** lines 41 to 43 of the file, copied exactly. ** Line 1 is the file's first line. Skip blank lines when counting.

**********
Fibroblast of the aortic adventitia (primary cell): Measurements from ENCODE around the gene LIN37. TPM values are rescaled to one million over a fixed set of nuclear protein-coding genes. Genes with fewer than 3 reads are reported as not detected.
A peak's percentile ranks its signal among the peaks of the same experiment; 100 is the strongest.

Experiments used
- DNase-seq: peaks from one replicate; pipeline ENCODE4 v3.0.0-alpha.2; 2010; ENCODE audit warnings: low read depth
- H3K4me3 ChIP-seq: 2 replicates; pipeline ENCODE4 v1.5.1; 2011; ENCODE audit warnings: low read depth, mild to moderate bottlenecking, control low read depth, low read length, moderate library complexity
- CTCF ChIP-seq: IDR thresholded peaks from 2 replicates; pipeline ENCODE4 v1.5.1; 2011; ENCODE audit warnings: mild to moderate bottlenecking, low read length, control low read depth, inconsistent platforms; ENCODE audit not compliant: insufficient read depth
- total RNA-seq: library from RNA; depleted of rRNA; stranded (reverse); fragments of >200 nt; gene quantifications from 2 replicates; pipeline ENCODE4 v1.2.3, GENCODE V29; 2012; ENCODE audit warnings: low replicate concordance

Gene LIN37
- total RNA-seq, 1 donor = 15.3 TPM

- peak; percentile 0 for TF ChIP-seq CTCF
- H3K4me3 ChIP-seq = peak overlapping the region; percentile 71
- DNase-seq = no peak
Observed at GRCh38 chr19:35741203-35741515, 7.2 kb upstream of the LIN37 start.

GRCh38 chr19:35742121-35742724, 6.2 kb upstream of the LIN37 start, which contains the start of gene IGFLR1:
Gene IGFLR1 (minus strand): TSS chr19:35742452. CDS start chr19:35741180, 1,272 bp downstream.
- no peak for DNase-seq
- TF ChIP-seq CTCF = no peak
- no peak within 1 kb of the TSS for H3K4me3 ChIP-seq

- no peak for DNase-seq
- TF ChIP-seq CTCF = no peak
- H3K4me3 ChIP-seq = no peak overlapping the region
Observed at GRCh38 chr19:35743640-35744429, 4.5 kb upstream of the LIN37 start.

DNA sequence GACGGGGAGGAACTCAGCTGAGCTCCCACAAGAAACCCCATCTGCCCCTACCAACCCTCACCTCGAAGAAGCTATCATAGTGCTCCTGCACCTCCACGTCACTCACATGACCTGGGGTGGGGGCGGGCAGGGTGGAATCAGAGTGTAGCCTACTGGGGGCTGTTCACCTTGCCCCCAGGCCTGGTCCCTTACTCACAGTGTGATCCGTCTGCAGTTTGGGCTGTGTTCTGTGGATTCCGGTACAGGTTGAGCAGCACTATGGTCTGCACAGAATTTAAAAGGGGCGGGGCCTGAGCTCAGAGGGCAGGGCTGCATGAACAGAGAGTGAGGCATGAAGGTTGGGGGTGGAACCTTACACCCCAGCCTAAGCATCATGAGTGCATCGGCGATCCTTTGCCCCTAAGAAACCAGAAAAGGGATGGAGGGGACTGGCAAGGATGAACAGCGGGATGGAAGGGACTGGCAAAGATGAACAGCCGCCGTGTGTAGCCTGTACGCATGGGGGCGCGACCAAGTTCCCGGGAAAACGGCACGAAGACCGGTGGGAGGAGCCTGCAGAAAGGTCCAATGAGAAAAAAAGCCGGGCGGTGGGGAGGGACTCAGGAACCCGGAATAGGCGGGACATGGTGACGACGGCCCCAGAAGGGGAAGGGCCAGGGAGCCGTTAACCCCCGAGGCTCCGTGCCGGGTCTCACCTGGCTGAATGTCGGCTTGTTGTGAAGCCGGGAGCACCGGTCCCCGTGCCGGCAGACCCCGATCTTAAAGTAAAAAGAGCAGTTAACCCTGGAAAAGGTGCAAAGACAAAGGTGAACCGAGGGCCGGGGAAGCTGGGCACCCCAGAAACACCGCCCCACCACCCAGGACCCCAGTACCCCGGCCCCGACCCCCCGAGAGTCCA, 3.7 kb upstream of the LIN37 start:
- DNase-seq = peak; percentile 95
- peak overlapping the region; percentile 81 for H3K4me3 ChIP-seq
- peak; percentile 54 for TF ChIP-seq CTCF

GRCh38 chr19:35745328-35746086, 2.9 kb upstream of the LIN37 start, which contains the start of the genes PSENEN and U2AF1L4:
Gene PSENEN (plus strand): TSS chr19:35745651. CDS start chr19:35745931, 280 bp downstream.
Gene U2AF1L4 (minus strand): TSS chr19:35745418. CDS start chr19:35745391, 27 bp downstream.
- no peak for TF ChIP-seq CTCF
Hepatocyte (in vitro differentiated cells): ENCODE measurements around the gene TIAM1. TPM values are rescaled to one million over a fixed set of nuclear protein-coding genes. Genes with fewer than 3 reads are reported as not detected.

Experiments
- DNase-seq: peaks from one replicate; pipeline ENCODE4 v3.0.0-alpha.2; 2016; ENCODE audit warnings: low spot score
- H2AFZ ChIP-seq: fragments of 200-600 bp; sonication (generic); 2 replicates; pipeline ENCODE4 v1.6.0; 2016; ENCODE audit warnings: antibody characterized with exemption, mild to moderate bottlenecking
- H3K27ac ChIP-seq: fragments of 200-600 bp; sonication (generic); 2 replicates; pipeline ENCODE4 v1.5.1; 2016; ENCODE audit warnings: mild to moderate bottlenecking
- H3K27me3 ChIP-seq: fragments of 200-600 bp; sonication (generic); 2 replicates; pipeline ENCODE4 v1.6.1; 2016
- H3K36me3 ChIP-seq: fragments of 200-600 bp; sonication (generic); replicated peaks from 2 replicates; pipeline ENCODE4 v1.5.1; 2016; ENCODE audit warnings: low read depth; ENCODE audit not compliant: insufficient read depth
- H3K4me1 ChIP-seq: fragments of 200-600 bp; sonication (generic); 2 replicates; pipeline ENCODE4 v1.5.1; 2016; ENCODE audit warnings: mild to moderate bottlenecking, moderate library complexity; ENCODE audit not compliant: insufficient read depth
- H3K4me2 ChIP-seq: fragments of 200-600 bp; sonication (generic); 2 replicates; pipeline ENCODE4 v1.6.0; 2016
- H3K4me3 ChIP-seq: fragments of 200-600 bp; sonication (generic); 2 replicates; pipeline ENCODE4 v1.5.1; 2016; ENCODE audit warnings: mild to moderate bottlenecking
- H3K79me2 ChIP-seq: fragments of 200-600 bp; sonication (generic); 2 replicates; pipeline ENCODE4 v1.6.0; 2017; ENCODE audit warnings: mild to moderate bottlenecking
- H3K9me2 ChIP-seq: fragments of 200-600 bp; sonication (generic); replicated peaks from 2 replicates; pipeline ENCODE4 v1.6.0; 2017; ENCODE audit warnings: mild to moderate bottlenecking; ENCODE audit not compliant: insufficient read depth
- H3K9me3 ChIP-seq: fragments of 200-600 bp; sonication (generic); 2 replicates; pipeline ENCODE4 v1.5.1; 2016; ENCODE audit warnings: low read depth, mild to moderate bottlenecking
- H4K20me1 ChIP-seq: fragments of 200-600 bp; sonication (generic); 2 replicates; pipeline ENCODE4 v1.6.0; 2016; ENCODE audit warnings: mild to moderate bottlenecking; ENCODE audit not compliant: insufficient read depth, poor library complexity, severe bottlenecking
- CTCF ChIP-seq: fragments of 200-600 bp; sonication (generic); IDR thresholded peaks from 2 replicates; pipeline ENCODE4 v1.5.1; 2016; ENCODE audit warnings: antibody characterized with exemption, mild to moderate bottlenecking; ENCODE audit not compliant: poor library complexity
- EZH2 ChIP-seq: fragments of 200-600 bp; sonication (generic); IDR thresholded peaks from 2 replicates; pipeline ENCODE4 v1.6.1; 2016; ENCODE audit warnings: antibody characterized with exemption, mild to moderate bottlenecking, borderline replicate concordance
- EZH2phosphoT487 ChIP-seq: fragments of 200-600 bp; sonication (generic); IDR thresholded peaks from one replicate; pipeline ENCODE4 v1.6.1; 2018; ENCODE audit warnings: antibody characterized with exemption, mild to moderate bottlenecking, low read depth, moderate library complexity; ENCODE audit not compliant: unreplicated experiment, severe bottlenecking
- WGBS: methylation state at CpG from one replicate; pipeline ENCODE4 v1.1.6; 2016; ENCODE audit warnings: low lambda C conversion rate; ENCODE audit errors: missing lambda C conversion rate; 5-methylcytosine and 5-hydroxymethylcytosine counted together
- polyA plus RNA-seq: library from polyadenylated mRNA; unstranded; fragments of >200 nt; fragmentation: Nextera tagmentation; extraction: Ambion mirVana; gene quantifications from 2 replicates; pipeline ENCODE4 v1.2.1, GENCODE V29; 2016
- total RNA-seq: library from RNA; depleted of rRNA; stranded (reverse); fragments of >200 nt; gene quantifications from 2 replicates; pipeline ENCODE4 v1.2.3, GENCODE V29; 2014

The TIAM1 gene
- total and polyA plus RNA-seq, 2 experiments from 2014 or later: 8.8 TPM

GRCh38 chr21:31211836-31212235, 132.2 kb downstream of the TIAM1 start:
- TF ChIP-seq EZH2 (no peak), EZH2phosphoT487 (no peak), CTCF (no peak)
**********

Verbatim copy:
- H3K79me2 ChIP-seq: fragments of 200-600 bp; sonication (generic); 2 replicates; pipeline ENCODE4 v1.6.0; 2017; ENCODE audit warnings: mild to moderate bottlenecking
- H3K9me2 ChIP-seq: fragments of 200-600 bp; sonication (generic); replicated peaks from 2 replicates; pipeline ENCODE4 v1.6.0; 2017; ENCODE audit warnings: mild to moderate bottlenecking; ENCODE audit not compliant: insufficient read depth
- H3K9me3 ChIP-seq: fragments of 200-600 bp; sonication (generic); 2 replicates; pipeline ENCODE4 v1.5.1; 2016; ENCODE audit warnings: low read depth, mild to moderate bottlenecking